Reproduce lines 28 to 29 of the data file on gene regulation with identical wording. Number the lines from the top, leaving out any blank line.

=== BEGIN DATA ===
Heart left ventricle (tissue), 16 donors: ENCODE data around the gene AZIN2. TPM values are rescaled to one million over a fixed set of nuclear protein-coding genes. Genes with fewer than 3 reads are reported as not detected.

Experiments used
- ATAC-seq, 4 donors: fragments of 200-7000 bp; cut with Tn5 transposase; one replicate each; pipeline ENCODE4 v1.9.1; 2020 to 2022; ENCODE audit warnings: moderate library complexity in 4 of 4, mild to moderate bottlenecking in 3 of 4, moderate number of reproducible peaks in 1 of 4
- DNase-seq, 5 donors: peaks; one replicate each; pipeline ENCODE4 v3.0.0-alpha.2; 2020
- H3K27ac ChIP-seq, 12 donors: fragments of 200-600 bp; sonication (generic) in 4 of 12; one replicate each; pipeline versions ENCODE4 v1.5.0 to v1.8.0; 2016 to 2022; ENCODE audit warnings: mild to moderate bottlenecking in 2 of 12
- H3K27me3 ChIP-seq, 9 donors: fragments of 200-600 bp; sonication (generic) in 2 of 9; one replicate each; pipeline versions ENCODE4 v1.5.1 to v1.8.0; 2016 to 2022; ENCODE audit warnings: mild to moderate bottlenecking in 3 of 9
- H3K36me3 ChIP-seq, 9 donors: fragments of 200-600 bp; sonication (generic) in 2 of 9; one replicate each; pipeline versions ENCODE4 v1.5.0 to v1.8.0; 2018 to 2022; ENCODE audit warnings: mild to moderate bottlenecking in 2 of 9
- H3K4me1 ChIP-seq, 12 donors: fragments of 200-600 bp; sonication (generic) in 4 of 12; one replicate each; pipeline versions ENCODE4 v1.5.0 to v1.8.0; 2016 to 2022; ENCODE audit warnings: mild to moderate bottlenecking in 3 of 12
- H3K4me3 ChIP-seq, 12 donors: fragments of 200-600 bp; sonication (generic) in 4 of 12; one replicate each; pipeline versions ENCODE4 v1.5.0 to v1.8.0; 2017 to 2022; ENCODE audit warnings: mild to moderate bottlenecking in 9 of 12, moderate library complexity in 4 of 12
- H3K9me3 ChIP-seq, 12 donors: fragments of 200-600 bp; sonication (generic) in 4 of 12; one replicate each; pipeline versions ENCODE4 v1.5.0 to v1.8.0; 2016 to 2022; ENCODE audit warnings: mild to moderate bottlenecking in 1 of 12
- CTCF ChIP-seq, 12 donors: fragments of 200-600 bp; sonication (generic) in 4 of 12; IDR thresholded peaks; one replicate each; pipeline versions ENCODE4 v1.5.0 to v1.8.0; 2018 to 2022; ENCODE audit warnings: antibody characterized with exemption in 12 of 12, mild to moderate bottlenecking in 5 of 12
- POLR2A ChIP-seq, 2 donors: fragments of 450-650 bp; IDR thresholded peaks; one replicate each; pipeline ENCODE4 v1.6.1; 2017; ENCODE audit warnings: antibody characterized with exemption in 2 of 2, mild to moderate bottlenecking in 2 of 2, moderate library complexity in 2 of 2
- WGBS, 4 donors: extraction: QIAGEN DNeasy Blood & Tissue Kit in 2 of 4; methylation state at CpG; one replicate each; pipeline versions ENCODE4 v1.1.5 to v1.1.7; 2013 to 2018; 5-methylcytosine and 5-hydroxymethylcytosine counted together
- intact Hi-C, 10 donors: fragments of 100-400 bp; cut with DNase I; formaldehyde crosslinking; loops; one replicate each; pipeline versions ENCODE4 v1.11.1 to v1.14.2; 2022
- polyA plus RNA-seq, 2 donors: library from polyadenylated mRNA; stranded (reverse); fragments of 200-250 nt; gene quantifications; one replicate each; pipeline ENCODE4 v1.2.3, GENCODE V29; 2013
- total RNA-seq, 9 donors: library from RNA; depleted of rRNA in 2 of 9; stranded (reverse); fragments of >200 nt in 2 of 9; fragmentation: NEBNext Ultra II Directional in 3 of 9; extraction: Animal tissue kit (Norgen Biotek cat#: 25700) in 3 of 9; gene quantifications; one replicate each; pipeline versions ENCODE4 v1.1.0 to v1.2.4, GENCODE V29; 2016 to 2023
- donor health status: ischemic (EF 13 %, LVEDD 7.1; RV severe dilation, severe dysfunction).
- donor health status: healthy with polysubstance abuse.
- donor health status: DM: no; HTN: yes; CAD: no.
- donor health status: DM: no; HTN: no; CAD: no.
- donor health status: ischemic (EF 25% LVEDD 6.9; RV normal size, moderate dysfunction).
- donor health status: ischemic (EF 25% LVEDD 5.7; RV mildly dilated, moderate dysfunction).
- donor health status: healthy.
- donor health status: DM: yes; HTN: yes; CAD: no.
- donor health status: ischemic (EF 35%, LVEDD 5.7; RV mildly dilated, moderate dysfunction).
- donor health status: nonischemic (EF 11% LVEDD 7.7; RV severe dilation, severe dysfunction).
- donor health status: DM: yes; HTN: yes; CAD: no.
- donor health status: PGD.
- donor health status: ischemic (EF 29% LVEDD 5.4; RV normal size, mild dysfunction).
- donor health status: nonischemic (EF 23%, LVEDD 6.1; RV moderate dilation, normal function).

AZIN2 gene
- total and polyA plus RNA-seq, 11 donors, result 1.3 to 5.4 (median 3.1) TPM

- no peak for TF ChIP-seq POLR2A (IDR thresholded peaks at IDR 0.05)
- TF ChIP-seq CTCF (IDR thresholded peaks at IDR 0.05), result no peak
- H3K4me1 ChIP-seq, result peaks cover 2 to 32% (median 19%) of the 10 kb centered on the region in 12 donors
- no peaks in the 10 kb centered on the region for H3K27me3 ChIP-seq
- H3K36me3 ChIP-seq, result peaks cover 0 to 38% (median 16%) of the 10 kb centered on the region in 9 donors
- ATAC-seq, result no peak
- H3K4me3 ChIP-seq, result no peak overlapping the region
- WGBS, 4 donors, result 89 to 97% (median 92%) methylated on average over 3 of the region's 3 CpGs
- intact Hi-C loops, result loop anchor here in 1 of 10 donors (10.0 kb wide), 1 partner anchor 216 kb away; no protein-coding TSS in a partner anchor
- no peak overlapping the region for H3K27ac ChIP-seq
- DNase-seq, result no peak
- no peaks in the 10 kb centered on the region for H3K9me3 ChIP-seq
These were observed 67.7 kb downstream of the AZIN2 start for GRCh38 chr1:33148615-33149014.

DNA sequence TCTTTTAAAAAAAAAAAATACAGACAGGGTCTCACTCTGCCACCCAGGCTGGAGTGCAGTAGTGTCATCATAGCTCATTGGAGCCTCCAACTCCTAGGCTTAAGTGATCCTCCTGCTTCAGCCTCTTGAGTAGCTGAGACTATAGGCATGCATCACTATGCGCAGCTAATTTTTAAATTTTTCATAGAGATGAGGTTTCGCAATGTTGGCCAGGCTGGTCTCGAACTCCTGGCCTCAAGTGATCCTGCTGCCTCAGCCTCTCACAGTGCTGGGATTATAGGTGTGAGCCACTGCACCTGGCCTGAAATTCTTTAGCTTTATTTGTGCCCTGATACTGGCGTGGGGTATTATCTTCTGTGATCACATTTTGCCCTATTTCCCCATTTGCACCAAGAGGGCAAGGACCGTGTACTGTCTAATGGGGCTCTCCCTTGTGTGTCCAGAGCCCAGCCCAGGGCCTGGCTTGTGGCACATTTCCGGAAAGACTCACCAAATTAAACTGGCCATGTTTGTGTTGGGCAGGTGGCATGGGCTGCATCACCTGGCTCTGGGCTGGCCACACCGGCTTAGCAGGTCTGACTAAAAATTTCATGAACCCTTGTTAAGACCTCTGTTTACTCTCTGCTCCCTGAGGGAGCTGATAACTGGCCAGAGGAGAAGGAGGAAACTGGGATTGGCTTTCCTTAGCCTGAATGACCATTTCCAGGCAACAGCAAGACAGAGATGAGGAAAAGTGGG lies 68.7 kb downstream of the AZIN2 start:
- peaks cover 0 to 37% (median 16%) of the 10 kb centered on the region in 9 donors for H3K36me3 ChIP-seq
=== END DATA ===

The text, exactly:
- donor health status: PGD.
- donor health status: ischemic (EF 29% LVEDD 5.4; RV normal size, mild dysfunction).